Optimization of laser writer-based UV lithography with high magnification optics to pattern X-ray lithography mask templates
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Deep X-ray lithography is a preferred fabrication approach for those micro devices that depend on smooth and vertical sidewalls of comparatively deep structures rather than extreme lateral resolution. The structure quality obtained depends on, and is limited by, the quality of the X-ray mask applied. A critical component of the mask is its absorber patterns. They get fabricated by electroplating into voids of a polymer template. These templates must usually be at least 3 μm deep and exhibit smooth and vertical sidewalls with a lateral resolution of micrometers and possibly below. Primary patterning of the templates is very demanding. Best results are obtained when dedicated electron beam writers with acceleration voltages of 100 kV and above are applied. This, however, limits access to patterning infrastructure and substantially drives delivery timeline and cost, making mask absorber template patterning a bottleneck of the entire process sequence. We propose, evaluate and optimize an alternative absorber patterning approach based on direct laser writing. An ultraviolet laser with 355 nm wavelength and 250 mW beam power by Heidelberg Instruments is applied to expose 2.9 μm thick, chemically amplified, high contrast, negative tone resist mrx-5. Exposure parameters analyzed include the dose and focal settings. Experiments are carried out on bare silicon wafers as well as on chrome-gold and on titanium oxide plating bases. For all cases, results with and without an additional antireflective coating of 200 nm AZ BAR-Li are studied. Aspects of the resist template structure quality analyzed include the sidewall verticality and its smoothness and defects, resist adhesion to the substrate, minimum feature size and structure accuracy, as well as irregularities due to stitching of partial layouts. In an optimized process, a dose of 14 mW on oxidized titanium and BAR-Li was used. We were able to demonstrate 1.5 μm minimum feature size of isolated structures and structural details of about 1 μm. The sidewalls are vertical and exhibit a roughness of dozens of nanometers. When an antireflective coating is used, chamfers are observed at the resist bottom. The structure accuracy occasionally deviates from the original layout by 200–300 nm, particularly at stitching singularities or towards the end of resist walls. The described absorber template patterning process delivers a resolution that much extends beyond previous UV patterning approaches. The structure accuracy, however, is inferior to electron beam written samples. Given the cost and timeline benefit, results of the study will allow users to identify which primary patterning approach is best suited for their micro devices.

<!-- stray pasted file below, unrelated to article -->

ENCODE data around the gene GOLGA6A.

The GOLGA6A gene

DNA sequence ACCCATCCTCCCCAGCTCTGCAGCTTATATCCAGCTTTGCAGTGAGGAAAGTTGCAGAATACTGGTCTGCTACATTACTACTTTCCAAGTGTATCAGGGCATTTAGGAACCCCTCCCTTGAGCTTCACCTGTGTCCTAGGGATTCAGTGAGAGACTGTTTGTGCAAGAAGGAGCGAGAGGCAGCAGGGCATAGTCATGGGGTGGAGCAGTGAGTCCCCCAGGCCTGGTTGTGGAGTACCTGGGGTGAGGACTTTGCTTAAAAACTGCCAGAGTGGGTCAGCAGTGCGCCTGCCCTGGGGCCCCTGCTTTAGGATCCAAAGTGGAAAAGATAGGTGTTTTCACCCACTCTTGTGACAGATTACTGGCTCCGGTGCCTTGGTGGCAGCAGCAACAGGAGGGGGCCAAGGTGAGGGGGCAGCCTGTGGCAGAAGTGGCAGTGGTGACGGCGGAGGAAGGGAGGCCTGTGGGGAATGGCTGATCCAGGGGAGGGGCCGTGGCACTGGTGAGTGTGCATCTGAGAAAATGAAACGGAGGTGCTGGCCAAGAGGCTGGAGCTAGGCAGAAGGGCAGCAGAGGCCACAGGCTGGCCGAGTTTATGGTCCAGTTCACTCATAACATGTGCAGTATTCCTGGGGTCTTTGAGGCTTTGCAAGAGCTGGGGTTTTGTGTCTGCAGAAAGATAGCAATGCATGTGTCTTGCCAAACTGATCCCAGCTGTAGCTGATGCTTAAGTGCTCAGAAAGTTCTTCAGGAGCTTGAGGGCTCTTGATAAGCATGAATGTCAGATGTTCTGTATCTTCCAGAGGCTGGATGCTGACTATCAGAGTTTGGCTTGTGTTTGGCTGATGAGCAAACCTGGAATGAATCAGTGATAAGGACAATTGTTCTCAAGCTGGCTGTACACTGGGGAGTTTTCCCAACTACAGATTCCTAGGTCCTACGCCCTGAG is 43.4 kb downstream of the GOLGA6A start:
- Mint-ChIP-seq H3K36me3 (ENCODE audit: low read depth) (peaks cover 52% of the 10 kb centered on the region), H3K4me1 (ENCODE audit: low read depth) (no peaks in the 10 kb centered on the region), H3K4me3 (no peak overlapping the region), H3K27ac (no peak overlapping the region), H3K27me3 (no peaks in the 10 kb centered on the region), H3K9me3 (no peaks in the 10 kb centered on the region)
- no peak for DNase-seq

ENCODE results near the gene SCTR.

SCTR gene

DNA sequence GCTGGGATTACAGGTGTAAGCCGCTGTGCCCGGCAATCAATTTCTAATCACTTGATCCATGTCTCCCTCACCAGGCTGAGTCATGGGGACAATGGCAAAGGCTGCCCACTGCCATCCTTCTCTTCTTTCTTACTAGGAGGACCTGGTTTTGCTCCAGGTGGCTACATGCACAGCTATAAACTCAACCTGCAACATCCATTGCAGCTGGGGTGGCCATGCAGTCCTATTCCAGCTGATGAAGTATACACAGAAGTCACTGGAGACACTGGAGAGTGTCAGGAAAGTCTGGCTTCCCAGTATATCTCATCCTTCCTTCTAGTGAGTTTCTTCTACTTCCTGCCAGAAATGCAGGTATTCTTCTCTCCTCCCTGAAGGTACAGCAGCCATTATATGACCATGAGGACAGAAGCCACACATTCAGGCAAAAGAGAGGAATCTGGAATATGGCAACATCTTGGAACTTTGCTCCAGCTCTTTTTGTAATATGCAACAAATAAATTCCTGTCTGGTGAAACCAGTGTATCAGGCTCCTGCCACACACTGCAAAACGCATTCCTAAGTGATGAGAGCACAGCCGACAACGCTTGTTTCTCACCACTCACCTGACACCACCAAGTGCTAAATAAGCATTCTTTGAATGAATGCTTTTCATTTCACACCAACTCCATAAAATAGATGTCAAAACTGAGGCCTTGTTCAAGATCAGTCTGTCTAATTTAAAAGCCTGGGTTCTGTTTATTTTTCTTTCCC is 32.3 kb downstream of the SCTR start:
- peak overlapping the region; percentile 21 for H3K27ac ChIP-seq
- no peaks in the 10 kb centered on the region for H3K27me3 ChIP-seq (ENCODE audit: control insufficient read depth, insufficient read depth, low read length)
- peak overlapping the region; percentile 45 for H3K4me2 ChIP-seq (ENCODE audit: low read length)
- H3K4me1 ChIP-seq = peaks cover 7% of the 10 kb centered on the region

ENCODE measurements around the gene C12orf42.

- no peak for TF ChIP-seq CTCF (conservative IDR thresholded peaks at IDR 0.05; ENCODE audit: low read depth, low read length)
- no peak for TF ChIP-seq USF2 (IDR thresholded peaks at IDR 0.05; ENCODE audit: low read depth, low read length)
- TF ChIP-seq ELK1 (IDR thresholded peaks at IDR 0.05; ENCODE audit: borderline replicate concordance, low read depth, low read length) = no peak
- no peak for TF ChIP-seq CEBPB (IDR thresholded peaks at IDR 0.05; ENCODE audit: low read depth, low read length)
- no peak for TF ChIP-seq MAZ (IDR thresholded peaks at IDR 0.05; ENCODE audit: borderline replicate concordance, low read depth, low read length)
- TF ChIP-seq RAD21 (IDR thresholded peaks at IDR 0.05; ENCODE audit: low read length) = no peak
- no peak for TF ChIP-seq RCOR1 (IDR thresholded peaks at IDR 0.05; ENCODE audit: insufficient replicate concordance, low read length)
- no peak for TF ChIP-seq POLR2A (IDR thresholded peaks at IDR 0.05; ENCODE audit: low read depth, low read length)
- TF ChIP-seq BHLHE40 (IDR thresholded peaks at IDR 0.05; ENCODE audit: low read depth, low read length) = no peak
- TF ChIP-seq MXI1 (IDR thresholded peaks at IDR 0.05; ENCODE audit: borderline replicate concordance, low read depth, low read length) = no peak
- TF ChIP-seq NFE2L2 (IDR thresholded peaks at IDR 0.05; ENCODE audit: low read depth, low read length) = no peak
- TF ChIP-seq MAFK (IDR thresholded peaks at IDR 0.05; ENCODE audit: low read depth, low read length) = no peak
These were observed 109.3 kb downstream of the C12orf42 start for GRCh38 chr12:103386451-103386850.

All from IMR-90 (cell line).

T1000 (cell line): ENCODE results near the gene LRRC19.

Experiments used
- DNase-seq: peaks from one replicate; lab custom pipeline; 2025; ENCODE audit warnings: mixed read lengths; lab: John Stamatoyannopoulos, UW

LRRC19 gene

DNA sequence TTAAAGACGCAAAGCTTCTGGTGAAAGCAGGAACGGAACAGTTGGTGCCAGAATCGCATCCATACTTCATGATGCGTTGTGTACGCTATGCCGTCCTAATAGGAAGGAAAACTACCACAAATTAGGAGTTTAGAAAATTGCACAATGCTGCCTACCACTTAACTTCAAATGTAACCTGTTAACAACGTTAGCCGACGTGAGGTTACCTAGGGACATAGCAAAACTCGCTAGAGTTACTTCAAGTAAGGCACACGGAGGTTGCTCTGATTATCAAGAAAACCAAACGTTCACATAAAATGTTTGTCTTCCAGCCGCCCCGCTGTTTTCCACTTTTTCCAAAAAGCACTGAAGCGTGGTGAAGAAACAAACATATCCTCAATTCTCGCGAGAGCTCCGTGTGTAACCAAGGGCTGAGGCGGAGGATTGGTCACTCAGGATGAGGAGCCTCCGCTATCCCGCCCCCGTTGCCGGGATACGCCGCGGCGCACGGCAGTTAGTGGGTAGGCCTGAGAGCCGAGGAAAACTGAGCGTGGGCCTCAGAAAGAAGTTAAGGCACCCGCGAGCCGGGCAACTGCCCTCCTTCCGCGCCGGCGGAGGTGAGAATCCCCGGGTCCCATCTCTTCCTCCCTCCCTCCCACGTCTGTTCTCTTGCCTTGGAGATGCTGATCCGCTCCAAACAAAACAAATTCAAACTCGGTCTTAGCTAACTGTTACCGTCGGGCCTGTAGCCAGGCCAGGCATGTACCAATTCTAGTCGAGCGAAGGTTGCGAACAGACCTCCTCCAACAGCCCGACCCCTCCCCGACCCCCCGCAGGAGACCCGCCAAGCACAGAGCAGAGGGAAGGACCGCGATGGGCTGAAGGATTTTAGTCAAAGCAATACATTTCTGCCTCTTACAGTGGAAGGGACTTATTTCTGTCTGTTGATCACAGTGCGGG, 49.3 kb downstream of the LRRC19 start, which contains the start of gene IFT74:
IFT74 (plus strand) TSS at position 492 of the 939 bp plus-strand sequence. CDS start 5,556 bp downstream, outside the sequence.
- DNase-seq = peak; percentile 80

This work was partly carried out with the support of the Karlsruhe Nano Micro Facility (KNMF, http://www.knmf.kit.edu), a Helmholtz Research Infrastructure at Karlsruhe Institute of Technology (KIT, http://www.kit.edu). Research described in this paper was partly supported by the Karlsruhe Institute of Technology (KIT, http://www.kit.edu). This paper is based on contributions from the Karlsruhe Institute of Technology, Institute of Microstructure Technology, and from the Canadian Light Source, Synchrotron Laboratory for Micro and Nano Devices.
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